Jan 19, 2024, 06:27AM

Cry Eagle Cry

Inspiring tears of a hero.

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Last month I wrote about how difficult it is being a Philadelphia Eagles fan. It was easier in the first half of the season when they were 10-1; it sucked watching the Eagles lose a bunch of shitty games and end up 11-6. In typical fair-weather-Philadelphia fan modality, I tried telling my son that since I’ve lived in Maryland since I was his age at 18 and began college here, I’m actually a big Baltimore Ravens fan, and he rolled his eyes. As a baby who’d been dressed solely in Philadelphia sports gear, he remembered how brave he had to be at age four in asking Santa for a Ravens bedding set.

Anyway, watching the Eagles lose their spot in the playoffs on Monday night was devastating, but I don’t think I’d have cried about it until they showed Jason Kelce. He looked so devastated, broken and defeated in more than the way the scoreboard showed. “That looks like a man filled with emotion,” declared the brilliant ESPN commentator who would soon also declare the sky was blue.

I thought about how all the Philly haters would troll as usual with their “Cry Eagles Cry” mockery of our standard “Fly Eagles Fly” team song and rallying cry, but also something else.

It’s devastating that Kelce made comments about and will probably end up retiring. But in expressing raw emotion, as the hero of so many young athletes and fans of all ages, Kelce is showing that it’s okay to do that. He didn’t throw Patrick Mahomes-style temper egomaniacal temper tantrums. Jason doesn’t ever seem to make anything about him. He didn’t stomp to the locker room and wait to express sadness away from the cameras. He’s the most down-to-earth, relatable, funny guy and the quintessential team player. This is a guy, father of three young kids, who didn’t just play football in high school, he played saxophone in the band too.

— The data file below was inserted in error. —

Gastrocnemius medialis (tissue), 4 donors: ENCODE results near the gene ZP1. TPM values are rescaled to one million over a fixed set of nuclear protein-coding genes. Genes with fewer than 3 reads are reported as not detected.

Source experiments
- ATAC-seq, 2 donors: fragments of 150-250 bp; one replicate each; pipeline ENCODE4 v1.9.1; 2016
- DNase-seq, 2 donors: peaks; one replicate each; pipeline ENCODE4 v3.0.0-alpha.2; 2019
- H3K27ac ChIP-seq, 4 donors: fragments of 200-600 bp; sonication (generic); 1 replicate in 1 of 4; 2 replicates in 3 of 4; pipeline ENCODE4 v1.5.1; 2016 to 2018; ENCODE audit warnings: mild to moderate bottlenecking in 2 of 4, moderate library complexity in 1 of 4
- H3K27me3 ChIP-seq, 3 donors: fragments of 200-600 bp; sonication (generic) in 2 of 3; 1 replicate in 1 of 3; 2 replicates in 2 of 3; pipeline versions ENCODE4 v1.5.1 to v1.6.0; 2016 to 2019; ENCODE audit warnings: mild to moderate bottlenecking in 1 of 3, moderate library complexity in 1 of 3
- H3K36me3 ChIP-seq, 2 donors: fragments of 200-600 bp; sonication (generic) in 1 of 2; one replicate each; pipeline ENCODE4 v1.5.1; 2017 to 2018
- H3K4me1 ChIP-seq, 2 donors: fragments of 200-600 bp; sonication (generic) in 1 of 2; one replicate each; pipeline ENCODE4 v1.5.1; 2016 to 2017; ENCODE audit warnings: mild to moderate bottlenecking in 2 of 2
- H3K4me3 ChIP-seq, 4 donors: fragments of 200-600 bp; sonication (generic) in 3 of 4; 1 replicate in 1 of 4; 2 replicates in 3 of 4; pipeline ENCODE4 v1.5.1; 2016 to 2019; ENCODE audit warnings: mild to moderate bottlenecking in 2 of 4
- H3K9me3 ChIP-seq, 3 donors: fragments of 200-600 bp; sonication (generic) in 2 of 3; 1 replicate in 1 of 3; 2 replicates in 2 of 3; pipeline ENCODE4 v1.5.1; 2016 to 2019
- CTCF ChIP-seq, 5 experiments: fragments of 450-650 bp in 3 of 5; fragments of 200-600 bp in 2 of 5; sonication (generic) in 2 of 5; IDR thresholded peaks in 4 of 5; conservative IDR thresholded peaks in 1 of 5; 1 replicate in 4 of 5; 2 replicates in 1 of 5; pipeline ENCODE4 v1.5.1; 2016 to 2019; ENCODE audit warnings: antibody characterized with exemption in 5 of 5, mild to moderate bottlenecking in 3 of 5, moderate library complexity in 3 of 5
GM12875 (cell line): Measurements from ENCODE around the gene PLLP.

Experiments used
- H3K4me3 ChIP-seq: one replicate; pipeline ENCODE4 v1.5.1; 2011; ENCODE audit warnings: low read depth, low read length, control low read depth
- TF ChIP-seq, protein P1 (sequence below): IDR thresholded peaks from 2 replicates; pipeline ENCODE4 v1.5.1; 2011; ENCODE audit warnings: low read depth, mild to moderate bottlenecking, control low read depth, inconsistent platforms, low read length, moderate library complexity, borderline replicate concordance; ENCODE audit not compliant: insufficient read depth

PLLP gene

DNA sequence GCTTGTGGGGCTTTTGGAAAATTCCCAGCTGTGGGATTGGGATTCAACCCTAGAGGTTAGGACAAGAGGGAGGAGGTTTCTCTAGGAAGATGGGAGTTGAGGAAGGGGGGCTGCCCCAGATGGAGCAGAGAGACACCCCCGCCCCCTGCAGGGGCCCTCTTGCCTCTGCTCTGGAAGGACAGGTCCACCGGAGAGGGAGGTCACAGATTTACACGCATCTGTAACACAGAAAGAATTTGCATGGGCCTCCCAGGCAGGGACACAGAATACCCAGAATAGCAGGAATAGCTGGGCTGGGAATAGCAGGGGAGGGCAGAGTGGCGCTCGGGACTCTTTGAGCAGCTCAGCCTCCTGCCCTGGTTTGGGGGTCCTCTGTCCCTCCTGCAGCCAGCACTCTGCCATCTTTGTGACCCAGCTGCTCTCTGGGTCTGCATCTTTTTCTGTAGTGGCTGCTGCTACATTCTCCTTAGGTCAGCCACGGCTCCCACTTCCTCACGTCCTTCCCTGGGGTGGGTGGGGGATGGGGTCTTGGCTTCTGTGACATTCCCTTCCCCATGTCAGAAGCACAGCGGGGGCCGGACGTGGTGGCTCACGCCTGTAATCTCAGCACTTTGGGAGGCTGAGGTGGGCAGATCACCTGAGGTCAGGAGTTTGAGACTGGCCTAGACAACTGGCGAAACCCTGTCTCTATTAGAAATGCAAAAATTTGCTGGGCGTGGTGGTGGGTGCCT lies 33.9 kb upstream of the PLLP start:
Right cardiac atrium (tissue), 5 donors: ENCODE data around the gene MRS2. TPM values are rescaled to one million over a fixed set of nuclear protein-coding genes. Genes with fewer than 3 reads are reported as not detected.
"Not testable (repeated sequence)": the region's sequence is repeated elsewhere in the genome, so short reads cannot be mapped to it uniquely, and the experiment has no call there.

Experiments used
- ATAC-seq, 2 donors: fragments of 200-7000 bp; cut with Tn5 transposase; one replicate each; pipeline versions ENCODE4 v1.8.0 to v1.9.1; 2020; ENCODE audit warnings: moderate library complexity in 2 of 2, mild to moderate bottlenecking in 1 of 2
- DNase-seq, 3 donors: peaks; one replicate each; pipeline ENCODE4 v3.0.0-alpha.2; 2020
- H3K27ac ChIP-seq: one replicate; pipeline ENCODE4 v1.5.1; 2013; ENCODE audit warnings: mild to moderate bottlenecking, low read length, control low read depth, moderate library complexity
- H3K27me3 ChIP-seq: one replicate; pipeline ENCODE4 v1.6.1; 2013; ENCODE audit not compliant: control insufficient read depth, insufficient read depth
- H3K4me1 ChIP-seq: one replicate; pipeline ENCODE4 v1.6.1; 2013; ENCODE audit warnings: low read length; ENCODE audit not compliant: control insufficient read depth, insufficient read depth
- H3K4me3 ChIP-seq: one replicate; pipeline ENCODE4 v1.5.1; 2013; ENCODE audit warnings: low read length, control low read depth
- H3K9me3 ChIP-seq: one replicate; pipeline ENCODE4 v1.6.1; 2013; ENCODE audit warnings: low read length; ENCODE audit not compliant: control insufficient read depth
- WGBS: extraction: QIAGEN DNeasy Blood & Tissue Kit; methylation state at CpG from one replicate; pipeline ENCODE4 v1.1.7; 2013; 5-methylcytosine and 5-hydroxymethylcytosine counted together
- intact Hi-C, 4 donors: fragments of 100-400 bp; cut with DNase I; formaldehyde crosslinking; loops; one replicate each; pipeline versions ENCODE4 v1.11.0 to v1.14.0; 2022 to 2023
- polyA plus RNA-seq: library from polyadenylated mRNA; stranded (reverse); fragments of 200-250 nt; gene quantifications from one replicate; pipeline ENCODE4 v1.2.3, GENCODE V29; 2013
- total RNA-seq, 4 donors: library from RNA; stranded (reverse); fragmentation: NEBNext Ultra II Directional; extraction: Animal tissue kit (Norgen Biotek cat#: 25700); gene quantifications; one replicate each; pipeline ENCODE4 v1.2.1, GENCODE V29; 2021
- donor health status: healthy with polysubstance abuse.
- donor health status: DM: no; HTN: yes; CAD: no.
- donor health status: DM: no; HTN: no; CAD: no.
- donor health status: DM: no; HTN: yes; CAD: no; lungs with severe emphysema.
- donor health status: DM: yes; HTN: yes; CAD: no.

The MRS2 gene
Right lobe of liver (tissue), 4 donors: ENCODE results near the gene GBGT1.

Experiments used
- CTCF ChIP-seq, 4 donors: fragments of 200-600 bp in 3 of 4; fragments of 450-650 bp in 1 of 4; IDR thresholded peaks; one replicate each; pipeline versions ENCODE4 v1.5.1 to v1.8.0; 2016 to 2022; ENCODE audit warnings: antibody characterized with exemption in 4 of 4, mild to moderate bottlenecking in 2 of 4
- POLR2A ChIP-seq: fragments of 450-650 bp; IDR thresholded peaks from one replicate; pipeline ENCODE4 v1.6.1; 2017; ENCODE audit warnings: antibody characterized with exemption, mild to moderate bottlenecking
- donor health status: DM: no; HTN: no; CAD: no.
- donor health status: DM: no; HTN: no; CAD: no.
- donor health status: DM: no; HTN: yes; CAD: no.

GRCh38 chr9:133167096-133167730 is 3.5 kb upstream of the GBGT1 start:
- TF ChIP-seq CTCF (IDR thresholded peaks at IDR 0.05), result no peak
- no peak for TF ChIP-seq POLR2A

Kelce doesn’t live in the shadow of his popular-kid younger brother Travis (and accompanying media of his girlfriend, the traitorous Chiefs-gear wearing Philadelphian Taylor Swift); Jason has his own accomplishments as a Super Bowl champion, seven-time Pro Bowl athlete, and one of the greatest centers in NFL history. He hosts the entertaining New Heights podcast with Travis. And he’s released two Christmas albums that have raised millions for Philadelphia charities.

After the team’s loss Monday, Kelce went to his usual McDonald’s (two Sausage McMuffins with egg) and brought a signed jersey to the employee he sees all the time. To me this was the biggest sign he’s retiring. At 35, his body has taken a beating in his many years on the gridiron. His wife Kylie described him in an interview as being in “a world of pain. I would like him to retire when he is still able to get down on the floor and play with our kids comfortably.”

He’s given the city of Philadelphia and fans many years of memories. I think in displaying vulnerability, it’s just one more example of his courage for exhibiting authenticity in addition to athleticism. The Eagles should retire number 62; this champion and legend will be missed.


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